BackgroundCVID patients present an increased risk of prolonged SARS-CoV-2 infection and re-infection and a higher COVID-19-related morbidity and mortality compared to the general population. Since 2021, different therapeutic and prophylactic strategies have been employed in vulnerable groups (vaccination, SARS-CoV-2 monoclonal antibodies and antivirals). The impact of treatments over the last 2 years has not been explored in international studies considering the emergence of viral variants and different management between countries. MethodsA multicenter retrospective/prospective real-life study comparing the prevalence and outcomes of SARS-CoV-2 infection between a CVID cohort from four Italian Centers (IT-C) and one cohort from the Netherlands (NL-C), recruiting 773 patients. Results329 of 773 CVID patients were found positive for SARS-CoV-2 infection between March 1(st), 2020 and September 1(st) 2022. The proportion of CVID patients infected was comparable in both national sub-cohorts. During all waves, chronic lung disease, "complicated" phenotype, chronic immunosuppressive treatment and cardiovascular comorbidities impacted on hospitalization, whereas risk factors for mortality were older age, chronic lung disease, and bacterial superinfections. IT-C patients were significantly more often treated, both with antivirals and mAbs, than NL-C patients. Outpatient treatment, available only in Italy, started from the Delta wave. Despite this, no significant difference was found for COVID-19 severity between the two cohorts. However, pooling together specific SARS-CoV-2 outpatient treatments (mAbs and antivirals), we found a significant effect on the risk of hospitalization starting from Delta wave. Vaccination with >= 3 doses shortened RT-PCR positivity, with an additional effect only in patients receiving antivirals. ConclusionsThe two sub-cohorts had similar COVID-19 outcomes despite different treatment approaches. This points out that specific treatment should now be reserved for selected subgroups of CVID patients, based on pre-existing conditions.

A beacon in the dark: COVID-19 course in CVID patients from two European countries: Different approaches, similar outcomes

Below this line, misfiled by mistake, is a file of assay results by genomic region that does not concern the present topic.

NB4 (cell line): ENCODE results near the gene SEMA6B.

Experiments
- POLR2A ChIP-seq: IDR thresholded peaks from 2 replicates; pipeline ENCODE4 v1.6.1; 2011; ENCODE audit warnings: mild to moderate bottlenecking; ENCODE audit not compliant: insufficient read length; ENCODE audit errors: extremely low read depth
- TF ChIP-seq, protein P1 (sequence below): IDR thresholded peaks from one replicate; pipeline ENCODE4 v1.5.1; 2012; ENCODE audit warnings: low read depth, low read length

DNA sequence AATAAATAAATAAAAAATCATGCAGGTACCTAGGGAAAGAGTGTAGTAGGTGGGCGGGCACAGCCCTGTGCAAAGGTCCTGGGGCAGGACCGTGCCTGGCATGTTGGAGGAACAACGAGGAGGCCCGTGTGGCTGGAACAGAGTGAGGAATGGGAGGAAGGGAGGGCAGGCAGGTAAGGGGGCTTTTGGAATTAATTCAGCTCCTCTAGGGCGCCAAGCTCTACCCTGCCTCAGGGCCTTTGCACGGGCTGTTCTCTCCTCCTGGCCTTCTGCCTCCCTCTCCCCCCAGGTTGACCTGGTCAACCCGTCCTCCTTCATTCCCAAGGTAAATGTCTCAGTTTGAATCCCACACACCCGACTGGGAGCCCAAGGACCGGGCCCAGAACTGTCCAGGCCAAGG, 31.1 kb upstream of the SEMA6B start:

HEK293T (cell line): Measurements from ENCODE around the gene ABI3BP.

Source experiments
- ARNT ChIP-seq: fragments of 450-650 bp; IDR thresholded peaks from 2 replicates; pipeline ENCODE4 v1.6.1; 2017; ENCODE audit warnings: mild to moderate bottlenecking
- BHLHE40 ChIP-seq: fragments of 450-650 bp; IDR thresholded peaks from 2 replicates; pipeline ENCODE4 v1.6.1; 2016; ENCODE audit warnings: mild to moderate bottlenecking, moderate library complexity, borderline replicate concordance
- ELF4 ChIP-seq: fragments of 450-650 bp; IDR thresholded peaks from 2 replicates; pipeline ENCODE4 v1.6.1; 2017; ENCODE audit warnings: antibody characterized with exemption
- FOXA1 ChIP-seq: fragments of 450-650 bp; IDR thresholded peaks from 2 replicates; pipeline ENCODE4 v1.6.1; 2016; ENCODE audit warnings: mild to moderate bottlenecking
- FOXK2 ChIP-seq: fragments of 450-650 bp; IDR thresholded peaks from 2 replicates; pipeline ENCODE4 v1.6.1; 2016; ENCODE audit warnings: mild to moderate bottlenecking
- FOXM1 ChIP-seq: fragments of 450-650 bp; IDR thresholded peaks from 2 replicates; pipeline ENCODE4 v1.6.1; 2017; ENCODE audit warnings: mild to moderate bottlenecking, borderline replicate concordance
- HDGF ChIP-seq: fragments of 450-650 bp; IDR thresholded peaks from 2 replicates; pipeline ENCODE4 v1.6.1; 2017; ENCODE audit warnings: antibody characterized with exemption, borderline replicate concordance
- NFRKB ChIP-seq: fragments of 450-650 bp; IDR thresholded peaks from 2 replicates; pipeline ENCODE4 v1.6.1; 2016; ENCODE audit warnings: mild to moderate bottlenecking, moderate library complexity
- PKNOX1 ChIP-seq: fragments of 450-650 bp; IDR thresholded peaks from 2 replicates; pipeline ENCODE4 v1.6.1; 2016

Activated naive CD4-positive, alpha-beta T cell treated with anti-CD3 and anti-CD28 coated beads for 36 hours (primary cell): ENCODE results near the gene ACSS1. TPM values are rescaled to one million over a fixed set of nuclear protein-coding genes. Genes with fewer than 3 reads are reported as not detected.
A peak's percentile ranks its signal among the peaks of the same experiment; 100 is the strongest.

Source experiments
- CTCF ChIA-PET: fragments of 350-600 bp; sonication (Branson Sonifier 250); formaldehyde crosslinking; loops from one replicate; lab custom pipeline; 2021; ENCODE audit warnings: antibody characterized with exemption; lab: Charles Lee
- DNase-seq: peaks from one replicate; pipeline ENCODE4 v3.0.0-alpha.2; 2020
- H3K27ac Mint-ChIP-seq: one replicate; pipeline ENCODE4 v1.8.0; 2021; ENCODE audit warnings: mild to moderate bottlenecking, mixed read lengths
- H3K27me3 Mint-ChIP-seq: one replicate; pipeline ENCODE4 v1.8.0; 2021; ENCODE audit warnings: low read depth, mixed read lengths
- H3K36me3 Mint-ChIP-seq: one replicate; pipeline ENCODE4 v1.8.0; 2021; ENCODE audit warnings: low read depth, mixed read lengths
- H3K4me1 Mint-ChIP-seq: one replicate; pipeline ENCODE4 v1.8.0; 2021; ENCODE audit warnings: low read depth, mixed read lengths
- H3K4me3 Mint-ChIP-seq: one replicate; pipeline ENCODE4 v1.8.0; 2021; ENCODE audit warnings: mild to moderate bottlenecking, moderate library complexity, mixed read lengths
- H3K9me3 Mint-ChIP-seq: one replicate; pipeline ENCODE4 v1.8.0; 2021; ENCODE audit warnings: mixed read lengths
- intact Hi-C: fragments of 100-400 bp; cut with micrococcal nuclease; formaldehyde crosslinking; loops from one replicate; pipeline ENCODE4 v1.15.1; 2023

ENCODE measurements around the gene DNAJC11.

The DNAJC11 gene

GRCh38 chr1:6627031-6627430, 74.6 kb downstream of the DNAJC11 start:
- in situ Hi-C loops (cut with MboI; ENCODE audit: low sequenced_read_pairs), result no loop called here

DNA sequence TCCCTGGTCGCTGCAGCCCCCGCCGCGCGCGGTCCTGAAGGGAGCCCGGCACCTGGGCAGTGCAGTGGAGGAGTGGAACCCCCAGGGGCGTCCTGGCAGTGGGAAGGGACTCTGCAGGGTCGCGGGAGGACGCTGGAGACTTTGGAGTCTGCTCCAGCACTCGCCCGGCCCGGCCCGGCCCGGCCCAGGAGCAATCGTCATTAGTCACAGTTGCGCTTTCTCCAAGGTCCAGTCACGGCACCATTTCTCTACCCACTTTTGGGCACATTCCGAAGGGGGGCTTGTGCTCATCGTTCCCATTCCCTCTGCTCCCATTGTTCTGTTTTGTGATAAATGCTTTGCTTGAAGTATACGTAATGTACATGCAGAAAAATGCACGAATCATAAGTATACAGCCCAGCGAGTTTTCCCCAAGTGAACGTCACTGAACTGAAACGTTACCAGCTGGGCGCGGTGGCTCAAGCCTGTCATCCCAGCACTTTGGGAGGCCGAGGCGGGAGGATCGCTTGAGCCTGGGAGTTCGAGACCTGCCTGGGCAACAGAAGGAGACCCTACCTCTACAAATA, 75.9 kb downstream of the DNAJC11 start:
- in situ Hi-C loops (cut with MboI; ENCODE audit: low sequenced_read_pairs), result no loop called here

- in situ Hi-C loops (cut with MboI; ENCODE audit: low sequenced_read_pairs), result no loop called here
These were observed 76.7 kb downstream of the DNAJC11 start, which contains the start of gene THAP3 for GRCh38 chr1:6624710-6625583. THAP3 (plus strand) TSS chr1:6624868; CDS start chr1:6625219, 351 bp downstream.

Rattazzi M.
Membro del Collaboration Group
;
Cinetto F.
Writing – Original Draft Preparation
2023

Abstract

BackgroundCVID patients present an increased risk of prolonged SARS-CoV-2 infection and re-infection and a higher COVID-19-related morbidity and mortality compared to the general population. Since 2021, different therapeutic and prophylactic strategies have been employed in vulnerable groups (vaccination, SARS-CoV-2 monoclonal antibodies and antivirals). The impact of treatments over the last 2 years has not been explored in international studies considering the emergence of viral variants and different management between countries. MethodsA multicenter retrospective/prospective real-life study comparing the prevalence and outcomes of SARS-CoV-2 infection between a CVID cohort from four Italian Centers (IT-C) and one cohort from the Netherlands (NL-C), recruiting 773 patients. Results329 of 773 CVID patients were found positive for SARS-CoV-2 infection between March 1(st), 2020 and September 1(st) 2022. The proportion of CVID patients infected was comparable in both national sub-cohorts. During all waves, chronic lung disease, "complicated" phenotype, chronic immunosuppressive treatment and cardiovascular comorbidities impacted on hospitalization, whereas risk factors for mortality were older age, chronic lung disease, and bacterial superinfections. IT-C patients were significantly more often treated, both with antivirals and mAbs, than NL-C patients. Outpatient treatment, available only in Italy, started from the Delta wave. Despite this, no significant difference was found for COVID-19 severity between the two cohorts. However, pooling together specific SARS-CoV-2 outpatient treatments (mAbs and antivirals), we found a significant effect on the risk of hospitalization starting from Delta wave. Vaccination with >= 3 doses shortened RT-PCR positivity, with an additional effect only in patients receiving antivirals. ConclusionsThe two sub-cohorts had similar COVID-19 outcomes despite different treatment approaches. This points out that specific treatment should now be reserved for selected subgroups of CVID patients, based on pre-existing conditions.
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Utilizza questo identificativo per citare o creare un link a questo documento: https://hdl.handle.net/11577/3473516
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